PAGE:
• Most die soon after birth or must be euthanized

Center for Food Security and Public Health, Iowa State University, 2011



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Animal Transmission

  • Vector-borne

    • Mosquitoes

    • Biting midges

  • NOT transmitted by:

    • Direct contact

    • Infected tissues, exudates, body fluids

    • Fomites

  • Ruminants are not long-term carriers

Center for Food Security and Public Health, Iowa State University, 2011



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Clinical Signs

  • Cattle, sheep, goats

  • Adults asymptomatic

  • Pregnant ruminants

    • Abortion and stillbirths

    • Premature births

    • Dystocia

  • Congenital abnormalities

    • Varies with stage of gestation

Center for Food Security and Public Health, Iowa State University, 2011


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Congenital Abnormalities

  • Early pregnancy

    • Behavioral abnormalities

      • “Dummy Calves”

    • Skull deformities

  • Second trimester

    • Arthrogryposis (rigidly flexed joints)

    • Severe muscle atrophy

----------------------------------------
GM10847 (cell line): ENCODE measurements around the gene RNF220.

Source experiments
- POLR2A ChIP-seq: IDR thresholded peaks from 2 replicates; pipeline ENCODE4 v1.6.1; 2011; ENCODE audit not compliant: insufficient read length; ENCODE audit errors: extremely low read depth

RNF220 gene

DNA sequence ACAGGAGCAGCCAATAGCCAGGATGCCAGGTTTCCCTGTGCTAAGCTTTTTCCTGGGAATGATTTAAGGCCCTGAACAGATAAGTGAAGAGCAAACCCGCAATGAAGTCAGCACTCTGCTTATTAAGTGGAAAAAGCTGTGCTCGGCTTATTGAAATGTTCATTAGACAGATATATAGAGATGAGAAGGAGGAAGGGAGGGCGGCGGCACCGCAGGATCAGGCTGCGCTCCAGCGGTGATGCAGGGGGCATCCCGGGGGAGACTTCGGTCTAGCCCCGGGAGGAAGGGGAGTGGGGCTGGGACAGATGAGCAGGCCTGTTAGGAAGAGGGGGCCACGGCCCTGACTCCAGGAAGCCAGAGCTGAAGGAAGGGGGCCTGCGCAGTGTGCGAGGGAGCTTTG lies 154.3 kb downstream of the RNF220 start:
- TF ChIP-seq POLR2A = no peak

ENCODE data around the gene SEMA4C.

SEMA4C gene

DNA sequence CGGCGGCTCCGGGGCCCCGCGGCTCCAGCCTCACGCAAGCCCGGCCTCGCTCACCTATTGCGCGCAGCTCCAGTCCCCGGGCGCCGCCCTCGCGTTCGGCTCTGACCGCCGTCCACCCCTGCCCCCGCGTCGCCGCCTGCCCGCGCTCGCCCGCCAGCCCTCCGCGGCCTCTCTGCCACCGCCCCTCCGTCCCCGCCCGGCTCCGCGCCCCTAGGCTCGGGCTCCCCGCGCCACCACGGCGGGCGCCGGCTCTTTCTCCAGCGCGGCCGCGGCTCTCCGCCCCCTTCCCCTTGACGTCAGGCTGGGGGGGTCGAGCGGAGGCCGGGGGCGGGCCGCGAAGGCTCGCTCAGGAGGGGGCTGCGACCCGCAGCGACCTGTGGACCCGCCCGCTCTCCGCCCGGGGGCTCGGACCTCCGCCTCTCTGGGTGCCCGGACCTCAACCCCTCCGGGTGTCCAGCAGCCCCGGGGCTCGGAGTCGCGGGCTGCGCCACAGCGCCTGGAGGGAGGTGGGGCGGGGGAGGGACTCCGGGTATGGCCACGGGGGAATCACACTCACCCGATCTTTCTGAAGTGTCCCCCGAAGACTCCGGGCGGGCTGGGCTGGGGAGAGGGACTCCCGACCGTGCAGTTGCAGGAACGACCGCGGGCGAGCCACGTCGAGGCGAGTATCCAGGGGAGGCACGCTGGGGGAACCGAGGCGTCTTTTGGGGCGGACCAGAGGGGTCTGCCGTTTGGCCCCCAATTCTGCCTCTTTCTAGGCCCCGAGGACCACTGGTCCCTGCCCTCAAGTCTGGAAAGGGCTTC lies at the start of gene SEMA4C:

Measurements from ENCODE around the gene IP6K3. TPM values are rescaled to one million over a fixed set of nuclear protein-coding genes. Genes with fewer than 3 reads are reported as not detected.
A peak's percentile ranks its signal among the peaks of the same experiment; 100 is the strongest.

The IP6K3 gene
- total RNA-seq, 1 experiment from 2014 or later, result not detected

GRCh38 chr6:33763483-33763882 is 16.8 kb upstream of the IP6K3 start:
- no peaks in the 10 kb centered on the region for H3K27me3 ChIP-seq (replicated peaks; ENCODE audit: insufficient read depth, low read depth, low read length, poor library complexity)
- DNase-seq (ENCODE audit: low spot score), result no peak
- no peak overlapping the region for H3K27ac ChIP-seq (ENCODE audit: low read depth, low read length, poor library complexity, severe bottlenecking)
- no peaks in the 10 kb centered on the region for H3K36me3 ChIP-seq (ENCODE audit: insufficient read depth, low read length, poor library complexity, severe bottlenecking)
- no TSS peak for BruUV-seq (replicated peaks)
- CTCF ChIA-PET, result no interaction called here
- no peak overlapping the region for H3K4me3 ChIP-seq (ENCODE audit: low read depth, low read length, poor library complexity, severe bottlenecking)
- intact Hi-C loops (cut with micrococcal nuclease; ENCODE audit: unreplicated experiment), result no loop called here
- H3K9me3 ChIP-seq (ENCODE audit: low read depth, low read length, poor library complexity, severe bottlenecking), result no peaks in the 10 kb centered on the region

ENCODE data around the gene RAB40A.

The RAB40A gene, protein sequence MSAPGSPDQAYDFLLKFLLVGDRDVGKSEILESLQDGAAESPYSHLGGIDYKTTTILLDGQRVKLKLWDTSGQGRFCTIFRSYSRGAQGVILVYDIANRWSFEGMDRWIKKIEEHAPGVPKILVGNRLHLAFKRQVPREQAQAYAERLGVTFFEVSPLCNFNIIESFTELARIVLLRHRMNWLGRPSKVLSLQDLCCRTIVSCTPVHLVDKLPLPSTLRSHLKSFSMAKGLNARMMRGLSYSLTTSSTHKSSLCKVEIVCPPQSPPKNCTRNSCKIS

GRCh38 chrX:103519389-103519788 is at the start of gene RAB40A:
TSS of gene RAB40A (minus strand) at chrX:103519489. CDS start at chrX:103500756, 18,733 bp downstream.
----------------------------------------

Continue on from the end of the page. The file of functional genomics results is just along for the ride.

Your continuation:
• Torticollis, scoliosis, kyphosis

  • Last trimester

    • Bright and alert but unable to stand

    • Ataxia, paralyzed limbs, muscle atrophy

Center for Food Security and Public Health, Iowa State University, 2011


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Post Mortem Lesions

  • Fetuses or newborns

Arthrogryposis

Microencephaly and Hydranencephaly

Center for Food Security and Public Health, Iowa State University, 2011


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Post Mortem Lesions

  • Other congenital abnormalities

    • Hydrocephalus, microencephaly, spinal cord agenesis or hypoplasia, torticollis, scoliosis, brachygnathism

    • Cataracts, ophthalmia

    • Hypoplastic skeletal muscles and lungs

    • Fibrinous polyarticular synovitis

Center for Food Security and Public Health, Iowa State University, 2011


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Differential Diagnosis

  • Cache Valley virus infection

  • Bluetongue

  • Bovine viral diarrhea virus

  • Border disease

  • Wesselsbron disease

  • Nutritional, genetic, or toxic diseases

Center for Food Security and Public Health, Iowa State University, 2011


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Sampling

  • Before collecting or sending any samples, the proper authorities should be contacted

  • Samples should only be sent under secure conditions and to authorized laboratories to prevent the spread of the disease

Center for Food Security and Public Health, Iowa State University, 2011


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Diagnosis